Two special appearances

As well as the huge lobelias, Mt Kenya (5199m) is home to giant groundsels. Photo: Wikipedia
As well as the huge lobelias, Mt Kenya (5199m) is home to giant groundsels. Photo: Wikipedia
Thousands queued to see the corpse flower bloom in the Dunedin Bonataic Garden. Photos: Gillian Vine
Thousands queued to see the corpse flower bloom in the Dunedin Bonataic Garden. Photos: Gillian Vine
Dunedin's corpse flower in full bloom.
Dunedin's corpse flower in full bloom.
Mt Kenya's Lobelia keniensis in Alan Mark's garden.
Mt Kenya's Lobelia keniensis in Alan Mark's garden.
This season, for the first time, Alan Mark's Lebolia keniensis has produced two flowering stems.
This season, for the first time, Alan Mark's Lebolia keniensis has produced two flowering stems.

Gillian Vine looks at two dramatic flowers that have bloomed in Dunedin this season. 

This year, there have been two remarkable flowers in Dunedin, in both cases the southernmost place where these rarities have bloomed.

The first was the corpse flower or titan arum (Amorphophallus titanum), the world's largest bloom. Dunedin Botanic Garden staff had waited 10 years for the South East Asian native to grow from a corm about the size of a golf ball to produce the 2m flower.

In early February, this relative of the arum lily attracted thousands to see and sniff. People patiently queued for an hour or more to get into the Winter Garden to view the flower and discuss the stink, which - depending on your sense of smell and whether you caught it at peak pong - resembled carrion or wet dog.

After flowering, the plant dies, leaving fresh corms at its base, so it may be another decade before we see this titan of the tropics flower again.

Then last month, another remarkable plant began flowering in the Dunedin garden of Emeritus Professor Alan Mark.

It is a lobelia, but nothing like little L. erinus, an annual popular for edgings or hanging baskets, or perennial L. cardinalis, with its blood-red flowers and dark purplish foliage. Prof Mark's plant

(L. keniensis) is one of the giants of the 400-plus lobelia species, its flower stems rearing almost 2m from rosettes of spiky green leaves.

So how did this African native, with its restricted Mt Kenya habitat, make it to Dunedin?

"I established it from seed I collected on Mt Kenya in 1966 and it has established some 20 vegetative rosettes that collect water in their crown to resist frost damage - it freezes most nights at 4000m on the mountain," the botanist explained.

Like the corpse flower, the Kenyan lobelia was in no hurry to flower, blooming for the first time when it was 12 years old. That is considered youthful, as in the wild it is thought L. keniensis takes 30 to 60 years to begin flowering. With a life span estimated to be as much as 400 years, a giant lobelia could outlive many trees.

This year is the fifth time Prof Mark's own plant has produced its distinctive towering stems but the first time there has been more than one.

"It has flowered five times, irregularly, but [this is] the first time I've had two flowers simultaneously," Prof Mark said.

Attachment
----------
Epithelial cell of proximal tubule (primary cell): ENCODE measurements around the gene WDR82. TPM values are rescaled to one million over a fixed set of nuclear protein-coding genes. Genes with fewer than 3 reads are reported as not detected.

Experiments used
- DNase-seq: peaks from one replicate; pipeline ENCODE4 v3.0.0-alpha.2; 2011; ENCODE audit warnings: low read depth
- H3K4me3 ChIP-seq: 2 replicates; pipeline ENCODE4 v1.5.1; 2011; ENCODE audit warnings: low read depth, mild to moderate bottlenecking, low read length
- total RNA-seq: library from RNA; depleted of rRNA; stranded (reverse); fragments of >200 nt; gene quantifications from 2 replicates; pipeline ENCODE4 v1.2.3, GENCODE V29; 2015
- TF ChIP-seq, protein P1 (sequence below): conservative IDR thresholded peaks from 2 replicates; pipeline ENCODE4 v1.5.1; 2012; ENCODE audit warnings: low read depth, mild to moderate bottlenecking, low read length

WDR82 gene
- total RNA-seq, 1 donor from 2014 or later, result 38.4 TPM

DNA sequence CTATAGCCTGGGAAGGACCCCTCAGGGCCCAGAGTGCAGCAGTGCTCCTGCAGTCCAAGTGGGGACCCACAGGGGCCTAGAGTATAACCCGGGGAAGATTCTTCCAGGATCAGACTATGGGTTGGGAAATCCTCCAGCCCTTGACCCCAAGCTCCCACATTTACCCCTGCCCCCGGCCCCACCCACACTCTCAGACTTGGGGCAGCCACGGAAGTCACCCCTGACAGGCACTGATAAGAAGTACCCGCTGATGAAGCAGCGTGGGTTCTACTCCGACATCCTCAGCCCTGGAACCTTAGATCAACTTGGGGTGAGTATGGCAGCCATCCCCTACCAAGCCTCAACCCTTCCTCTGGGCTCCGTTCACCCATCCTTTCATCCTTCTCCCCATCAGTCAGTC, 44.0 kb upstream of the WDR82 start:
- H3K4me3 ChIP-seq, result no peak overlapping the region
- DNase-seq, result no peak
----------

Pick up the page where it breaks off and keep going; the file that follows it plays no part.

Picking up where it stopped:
"That deep purple flower is magnificent. Bees love it and the nectar is delicious."

In its native environment, the giant lobelia grows at 4300m-5300m on Mt Kenya, where the climate "is summer by day and winter by night". The plant has adapted skilfully: water collects in the rosettes and acts as a natural frost barrier, as even in mid-summer, night temperatures drop below freezing because of the altitude.

Prof Mark explains that L. keniensis is one of two high-alpine giant rosette lobelias on Mt Kenya; the other is L. telekii.

A single plant (clone) of L. keniensis may contain up to 23 separate but interconnected rosettes but Prof Mark says: "mine has had up to 28".

When mature, these rosettes hold a pectin solution that accumulates between the leaf bases and protects the central growing point, as ice may be up to 1cm thick in the mornings, thanks to the heavy frosts which occur most nights, although Mt Kenya is in the tropics.

Its flower stems (inflorescences) may have as many as 5000 flowers, which open in sequence, so flowering lasts six weeks or more.

The deep purple blooms secrete up to 1ml of coconut-flavoured nectar."Mine are strongly sought by honey bees," Prof Mark said.

His multi-rosettes belong to a single plant and it has not set seed, so Prof Mark says the species is presumably self-infertile.

Like the corpse flower, a L. keniensis rosette dies after blooming then others step up to take over.

To ensure its survival, Prof Mark has shared pieces (clones) of his plant with a Dunedin alpine plant specialist and has a plant growing at the University of Otago's botany department.

These two remarkable plants show that patience can be rewarded with unique flowers.


 

Add a Comment

Our journalists are your neighbours

We are the South's eyes and ears in crucial council meetings, at court hearings, on the sidelines of sporting events and on the frontline of breaking news.

As our region faces uncharted waters in the wake of a global pandemic, Otago Daily Times continues to bring you local stories that matter.

We employ local journalists and photographers to tell your stories, as other outlets cut local coverage in favour of stories told out of Auckland, Wellington and Christchurch.

You can help us continue to bring you local news you can trust by becoming a supporter.

Become a Supporter